Tag Archives: Oman

Rugged Mountains Surrounding a Jewel ~ Muscat, Oman

According to our onboard Exploration Guide:

 Muscat has been an important trading area going back thousands of years because of its position on the Arabian Sea (close to the Straits of Hormuz). Persians invaded long before the area became Islamic in the seventh century. The Portuguese ruled for over a century, until the Al Bu Sa’id dynasty seized control in the eighteenth century, and they have ruled ever since. In the past 50 years, Oman has remained a stable economy based on trade and petroleum. Since the current Sultan Qaboos bin Said took over in 1970, tourism has flourished. Muscat’s position on the water surrounded by mountains is dramatically beautiful.

We agree. Of all the cities in the middle east that we have visited on this trip (Jerusalem, Haifa, Cairo, Sharm el Sheikh, Safaga, Aqaba, Salalah, Abu Dhabi,and Dubai), Muscat is by far the most distinctive and beautiful. It is a jewel.


In the harbor, on our way to the souk, we saw the Sultan of Oman’s private yacht. It would have been a treat to see the inside, but we didn’t have an invitation awaiting us. Maybe next time.


The souks are fascinating places, almost like rabbit holes with so many twists and turns, branches and arteries that you can get lost very easily. But there are always interesting people to see as well as the fun of haggling with the shopkeepers over prices of goods. We did not buy any thing that day, but had fun taking pictures and talking to the locals.









 We rode the Hop-On-Hop-Off Big Bus to see more sights of Muscat. We stopped at Al Qurm National Park, a lovely area designed for children, families, picnickers, and flower lovers. We basically had the park to ourselves, as only the maintenance staff was present, busily keeping all the beds and lawns in pristine shape. We did meet two young families who gave us permission to take photographs. There was also a Heritage Village within the park, which displayed a typical old fortress. There were also signs throughout the park encouraging us all to exercise freely.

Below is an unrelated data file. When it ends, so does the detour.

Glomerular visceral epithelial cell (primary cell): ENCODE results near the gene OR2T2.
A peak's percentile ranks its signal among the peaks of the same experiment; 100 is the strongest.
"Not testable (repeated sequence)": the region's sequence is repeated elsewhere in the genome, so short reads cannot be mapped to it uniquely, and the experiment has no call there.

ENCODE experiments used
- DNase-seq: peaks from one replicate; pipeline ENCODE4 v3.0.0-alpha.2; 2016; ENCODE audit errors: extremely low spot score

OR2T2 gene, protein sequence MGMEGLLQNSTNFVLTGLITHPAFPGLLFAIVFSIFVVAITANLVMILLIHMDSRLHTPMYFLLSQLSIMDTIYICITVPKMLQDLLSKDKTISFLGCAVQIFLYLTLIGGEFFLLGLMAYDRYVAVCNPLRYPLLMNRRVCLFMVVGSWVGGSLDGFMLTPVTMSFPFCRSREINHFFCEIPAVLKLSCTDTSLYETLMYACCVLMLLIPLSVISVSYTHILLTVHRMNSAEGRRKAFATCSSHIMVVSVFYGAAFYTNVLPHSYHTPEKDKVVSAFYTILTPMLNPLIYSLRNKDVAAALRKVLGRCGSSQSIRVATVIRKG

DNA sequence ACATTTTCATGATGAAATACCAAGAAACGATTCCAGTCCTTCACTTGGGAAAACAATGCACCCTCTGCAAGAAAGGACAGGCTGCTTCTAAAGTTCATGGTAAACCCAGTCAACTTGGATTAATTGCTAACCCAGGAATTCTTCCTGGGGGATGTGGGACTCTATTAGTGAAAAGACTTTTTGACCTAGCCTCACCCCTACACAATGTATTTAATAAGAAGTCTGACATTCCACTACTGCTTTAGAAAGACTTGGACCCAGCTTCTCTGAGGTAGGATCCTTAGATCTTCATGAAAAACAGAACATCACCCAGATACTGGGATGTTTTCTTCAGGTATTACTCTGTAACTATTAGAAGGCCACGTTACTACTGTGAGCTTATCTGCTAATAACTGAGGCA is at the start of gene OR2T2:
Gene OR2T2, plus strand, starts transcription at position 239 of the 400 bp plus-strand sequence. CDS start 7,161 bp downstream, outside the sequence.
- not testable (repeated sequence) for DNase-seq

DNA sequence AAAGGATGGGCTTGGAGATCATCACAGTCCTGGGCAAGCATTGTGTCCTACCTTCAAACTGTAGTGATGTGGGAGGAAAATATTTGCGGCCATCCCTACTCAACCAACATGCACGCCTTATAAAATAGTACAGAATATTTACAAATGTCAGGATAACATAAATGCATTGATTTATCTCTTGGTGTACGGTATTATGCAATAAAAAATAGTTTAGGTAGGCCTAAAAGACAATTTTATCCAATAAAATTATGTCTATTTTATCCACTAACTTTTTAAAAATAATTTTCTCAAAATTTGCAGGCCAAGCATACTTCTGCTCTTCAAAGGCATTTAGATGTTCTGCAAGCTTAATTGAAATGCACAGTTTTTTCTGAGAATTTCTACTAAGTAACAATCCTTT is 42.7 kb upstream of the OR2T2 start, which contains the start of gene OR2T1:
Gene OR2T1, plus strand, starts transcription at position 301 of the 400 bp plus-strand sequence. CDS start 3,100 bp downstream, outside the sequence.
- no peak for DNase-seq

Back on the bus, we drove through the city admiring many of the buildings that can be no higher than 8 stories and may only be painted white or cream.




 Royal Opera House


Al Bustan Palace Hotel ~ Beautiful 7 Star Hotel outside Muscat ~ It is said that entering the lobby is like stepping into another world. 

Our last stop was Al Alam Palace, which is one of the Sultan’s palaces. The Sultan is currently out of the country, in Germany, but several of the outer buildings were bustling with activity and staff. The Palace is not open to visitors, but the outside views were commanding.






It was time to meet our friend who lives in Muscat, as she was able to leave work after her late afternoon meetings. She showed us some of the non-tourist areas of the city, and then drove us over to the Sultan Qaboos Grand Mosque. We arrived before evening prayer, so we were able to walk around the exterior of the building. Truly, it is magnificent! We only had one camera between us, so we did not get as many pictures as we would have liked, but we hope you can get the flavor of the Mosque from the few we did get before it was closed to non-Muslims.













 We then followed up with a sumptuous Arabian dinner at a local restaurant named Kargeen (www.kargeen.com). We all had something different, and Carolyn was adventurous and got outside her comfort zone, to taste the local foods and spices. She was not disappointed. The big surprise was the wonderful drink that our friend introduced to us, called Lemon Mint. It is very common in the Arab countries, and tastes fantastic, especially if you have been out in the hundred-degree heat all day. We do not know the proportions, but the drink is made with fresh squeezed lemon juice, crushed ice, and a blender full of fresh mint so it’s very green in color. It comes to you in a very tall glass and is wonderfully delicious.  Cheers to All!

Lots of Legend and Lore ~ Little Reality in Ubar

Once upon a time there was a City of Towers in Shisr, Oman called Ubar. But what remains of this fabled paradise is simply a hole in the earth!


The legends surrounding the Lost City have been around for centuries. Ubar was mentioned in stories of “One Thousand and One Arabian Nights.” Lawrence of Arabia called Ubar “the Atlantis of the Sands” and, in the Holy Quran, it is referred to as “the City of Towers.”